Lawrence (from Alaska) asks via email: I am a retired guy who has a number of books published by traditional companies and self-published on Kindle and other platforms. I would like to write two to four books a year and bring in a modest $1,000 to $2,000 a month while not working full-time. While I realize this is at the other end of the spectrum from your business accomplishments, what would a minimalist marketing plan look like for a guy with my modest goals?
This is a great goal, and it’s totally doable. A lot of authors start out and hit that goal within their first few months. When it comes to self-publishing, people tend to get bogged down in everything they have to do. You really only need to worry about a few core tasks. Continue reading
Marie asks via email: “I released my book on Amazon on April 7. I did the KDP Free promotion and am now doing a week for $0.99. I will gradually move it to $2.99. I know you said to keep writing books, but when is the best time to move on to the next book? I feel that I’m chasing the ‘Amazon Best Sellers Rank’ on my current book, trying to keep it “above water.” How do you balance and not go crazy?”
Marie’s book is “Just a Little More Money.” Steve took a look at the book, and he noticed it’s currently at a 12,000 ranking. That’s great for a first book. It’s currently listed at $1.99, so Marie should consider changing it to $2.99. It won’t make much of a difference in sales, but it will make a big difference in her earnings. Continue reading
Dekel asks: I have three books. Should I launch them all at once or launch each one a few months apart? I have no list and I’m hoping to build one using the books.
It’s great to hear that Dekel is focusing on list building and thinking about maximizing the effectiveness of his list. Continue reading
Chris asks: I’m working on my first book and free PDF. It hit me that I could also make my free PDF a Kindle book and just give away the PDF to my newsletter subscribers. Do you have any thoughts on this idea?
Chris is talking about a lead magnet, which is a free piece of content you use to build your email list. Steve covered this in detail in episode 7. It’s not clear if Chris is talking about selling the second book or giving it away for free. If you want to learn more about the perma-free strategy, check out episode 6. Continue reading
I’m a first-time Kindle author. I’m almost ready to publish my first book on Amazon, and I’m a little nervous about it. What are the common mistakes you think every author should avoid, whether it’s a first-time author or a seasoned veteran?
Steve sees people make a lot of mistakes when they publish their own books. There are too many mistakes to cover in one podcast, so this episode covers six of the most common mistakes. Steve has covered some of these topics in previous episodes, so there are a lot of links to help you find more information. Continue reading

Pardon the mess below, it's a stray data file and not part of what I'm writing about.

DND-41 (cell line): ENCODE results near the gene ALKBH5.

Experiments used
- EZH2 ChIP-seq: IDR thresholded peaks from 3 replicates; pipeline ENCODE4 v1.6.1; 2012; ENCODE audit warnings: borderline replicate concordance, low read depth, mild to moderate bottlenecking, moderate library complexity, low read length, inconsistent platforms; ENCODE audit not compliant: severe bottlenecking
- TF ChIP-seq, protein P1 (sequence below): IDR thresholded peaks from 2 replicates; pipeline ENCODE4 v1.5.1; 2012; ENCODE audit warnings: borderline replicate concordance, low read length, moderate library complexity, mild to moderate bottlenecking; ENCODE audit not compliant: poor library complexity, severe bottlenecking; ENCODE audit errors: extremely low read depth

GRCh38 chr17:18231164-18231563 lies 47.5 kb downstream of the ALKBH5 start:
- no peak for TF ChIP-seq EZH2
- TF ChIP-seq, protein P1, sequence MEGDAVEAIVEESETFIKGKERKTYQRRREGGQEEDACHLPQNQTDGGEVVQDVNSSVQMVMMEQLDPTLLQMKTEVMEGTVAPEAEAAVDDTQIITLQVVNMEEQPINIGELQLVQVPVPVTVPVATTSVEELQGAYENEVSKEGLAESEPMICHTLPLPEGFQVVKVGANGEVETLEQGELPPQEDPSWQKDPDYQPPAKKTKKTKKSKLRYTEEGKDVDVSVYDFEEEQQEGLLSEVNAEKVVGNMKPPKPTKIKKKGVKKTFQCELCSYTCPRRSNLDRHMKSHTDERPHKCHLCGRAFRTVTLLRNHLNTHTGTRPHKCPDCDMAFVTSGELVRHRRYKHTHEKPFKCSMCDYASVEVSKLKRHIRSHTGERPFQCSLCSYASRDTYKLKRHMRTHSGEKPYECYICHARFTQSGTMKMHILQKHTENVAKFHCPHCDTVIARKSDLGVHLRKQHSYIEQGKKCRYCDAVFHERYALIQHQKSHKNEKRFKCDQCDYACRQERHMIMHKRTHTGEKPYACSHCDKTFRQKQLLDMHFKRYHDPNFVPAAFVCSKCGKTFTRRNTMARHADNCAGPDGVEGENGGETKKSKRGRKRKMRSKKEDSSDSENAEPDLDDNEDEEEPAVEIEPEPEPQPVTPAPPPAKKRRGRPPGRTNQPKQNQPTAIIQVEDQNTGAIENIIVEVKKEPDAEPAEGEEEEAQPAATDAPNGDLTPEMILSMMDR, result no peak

Sherese asks, “What advice do you have for someone who wants to get into the Kindle business and has a dream of making $10,000 per month in residual income, but without an established platform?” She has always been attracted to Kindle and the idea of producing content for the Web.
A lot of people ask Steve how to make a certain amount of money per month. He says it’s very hard to make $10,000 per month. Even if you do everything right, it doesn’t always happen. Many full-time authors still haven’t reached their income goals. It’s not something you can do in a couple of months. Continue reading
Som wants to know what the parameters are for determining if a Kindle book will be a New York Times bestseller (number of copies sold, etc.). He also asks if non-US authors are eligible for inclusion.
Non-US residents are absolutely eligible for the New York Times bestseller list. Many authors from outside the United States have been on the list. Steve has never personally achieved this goal, but in May 2014, he sold 16,000 copies of “Habit Stacking.” With a more strategic promotional plan, he may have been able to hit the list, but it’s not a major goal of his. Continue reading
Jane is a new author who wants to build her platform while she writes a book. She wants to know a simple step-by-step plan for building and maintaining an author platform.
Steve feels all of his success is due to having an established author platform.
He recommends following the 80/20 rule when building a platform: focus on what works and ignore what doesn’t. Steve says the focal point of every independent author’s platform should be an email list. Continue reading
Alexis of AlexisGrant.com asked about best practices for email marketing. In this episode, Steve gives a behind-the-scenes look at how he markets his habit books via email.
Email marketing is the lifeblood of Steve’s marketing, but there’s a lot that goes into it. The first thing you need is a lead magnet, or something you give to people who sign up for your email list. Steve uses AWeber, LeadPages and an opt-in box to collect email addresses and market to his list of subscribers. He currently has several traffic sources: Kindle books, SlideShare, Twitter, Facebook, and Pinterest. In the future, he wants to test YouTube, podcasting, and paid traffic. Continue reading